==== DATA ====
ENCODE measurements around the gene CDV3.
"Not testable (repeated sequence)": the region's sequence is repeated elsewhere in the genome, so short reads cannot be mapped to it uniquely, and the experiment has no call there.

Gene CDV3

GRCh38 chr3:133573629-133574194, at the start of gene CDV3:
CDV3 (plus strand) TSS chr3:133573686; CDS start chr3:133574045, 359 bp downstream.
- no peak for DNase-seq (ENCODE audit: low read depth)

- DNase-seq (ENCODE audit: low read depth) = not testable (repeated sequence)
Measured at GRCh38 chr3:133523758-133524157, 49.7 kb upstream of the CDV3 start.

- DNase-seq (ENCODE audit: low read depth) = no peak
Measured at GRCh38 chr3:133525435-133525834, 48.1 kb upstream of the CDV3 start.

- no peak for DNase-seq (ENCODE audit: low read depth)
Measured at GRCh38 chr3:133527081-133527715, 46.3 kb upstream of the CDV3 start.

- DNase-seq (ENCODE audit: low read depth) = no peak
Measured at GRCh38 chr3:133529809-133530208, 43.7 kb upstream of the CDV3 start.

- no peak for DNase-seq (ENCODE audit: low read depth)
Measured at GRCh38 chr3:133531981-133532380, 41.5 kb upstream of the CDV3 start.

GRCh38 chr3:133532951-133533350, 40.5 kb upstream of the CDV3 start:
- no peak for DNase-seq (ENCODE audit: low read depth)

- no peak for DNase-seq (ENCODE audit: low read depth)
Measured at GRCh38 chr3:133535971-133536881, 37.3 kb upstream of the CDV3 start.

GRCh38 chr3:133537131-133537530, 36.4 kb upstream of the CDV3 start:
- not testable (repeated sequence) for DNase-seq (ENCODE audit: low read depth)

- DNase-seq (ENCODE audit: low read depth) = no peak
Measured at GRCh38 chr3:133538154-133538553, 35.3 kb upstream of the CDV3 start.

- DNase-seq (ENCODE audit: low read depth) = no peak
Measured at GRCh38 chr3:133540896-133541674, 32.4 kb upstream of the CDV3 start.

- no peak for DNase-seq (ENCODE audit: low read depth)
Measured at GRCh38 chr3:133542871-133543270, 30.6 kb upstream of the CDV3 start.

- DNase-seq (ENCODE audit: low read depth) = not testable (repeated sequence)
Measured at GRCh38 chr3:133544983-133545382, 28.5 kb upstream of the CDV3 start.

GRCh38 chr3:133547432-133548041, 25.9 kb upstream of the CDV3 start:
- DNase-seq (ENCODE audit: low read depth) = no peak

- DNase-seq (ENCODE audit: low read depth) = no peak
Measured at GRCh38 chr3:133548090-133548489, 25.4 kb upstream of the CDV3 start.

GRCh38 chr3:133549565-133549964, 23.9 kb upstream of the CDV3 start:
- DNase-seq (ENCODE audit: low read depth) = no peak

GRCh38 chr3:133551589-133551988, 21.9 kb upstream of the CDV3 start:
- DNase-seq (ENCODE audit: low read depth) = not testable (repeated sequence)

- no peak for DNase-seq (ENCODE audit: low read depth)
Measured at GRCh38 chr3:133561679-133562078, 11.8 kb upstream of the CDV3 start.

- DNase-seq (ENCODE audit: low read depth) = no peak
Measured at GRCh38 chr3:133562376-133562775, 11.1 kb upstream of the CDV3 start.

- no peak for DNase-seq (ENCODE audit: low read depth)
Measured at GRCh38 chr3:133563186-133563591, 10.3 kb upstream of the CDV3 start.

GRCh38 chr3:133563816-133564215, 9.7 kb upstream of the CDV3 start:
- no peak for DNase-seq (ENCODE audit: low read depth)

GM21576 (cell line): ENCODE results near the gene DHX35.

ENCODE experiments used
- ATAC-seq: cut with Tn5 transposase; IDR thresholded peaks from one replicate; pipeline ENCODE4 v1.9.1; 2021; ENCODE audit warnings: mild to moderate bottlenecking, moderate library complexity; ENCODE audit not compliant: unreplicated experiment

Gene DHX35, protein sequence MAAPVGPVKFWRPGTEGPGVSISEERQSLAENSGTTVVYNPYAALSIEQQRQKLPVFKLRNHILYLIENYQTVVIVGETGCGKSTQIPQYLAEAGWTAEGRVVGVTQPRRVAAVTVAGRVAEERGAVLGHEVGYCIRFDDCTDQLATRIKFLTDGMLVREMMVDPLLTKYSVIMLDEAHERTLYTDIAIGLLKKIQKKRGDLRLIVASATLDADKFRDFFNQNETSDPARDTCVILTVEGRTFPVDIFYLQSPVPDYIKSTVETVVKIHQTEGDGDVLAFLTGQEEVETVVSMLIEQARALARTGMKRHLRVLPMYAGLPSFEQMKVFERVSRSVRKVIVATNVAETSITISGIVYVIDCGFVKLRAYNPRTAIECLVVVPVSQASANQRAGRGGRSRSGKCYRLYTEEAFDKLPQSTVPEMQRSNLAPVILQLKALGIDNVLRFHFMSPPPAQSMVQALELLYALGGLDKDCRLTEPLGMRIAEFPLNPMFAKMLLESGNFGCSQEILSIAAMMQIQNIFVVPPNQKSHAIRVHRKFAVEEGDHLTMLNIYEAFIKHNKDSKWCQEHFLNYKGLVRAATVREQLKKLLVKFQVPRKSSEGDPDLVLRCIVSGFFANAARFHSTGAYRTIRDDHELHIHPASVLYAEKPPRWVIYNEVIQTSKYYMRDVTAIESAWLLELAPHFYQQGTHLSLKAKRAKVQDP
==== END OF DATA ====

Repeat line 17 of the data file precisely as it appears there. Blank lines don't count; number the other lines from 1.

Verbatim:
GRCh38 chr3:133532951-133533350, 40.5 kb upstream of the CDV3 start: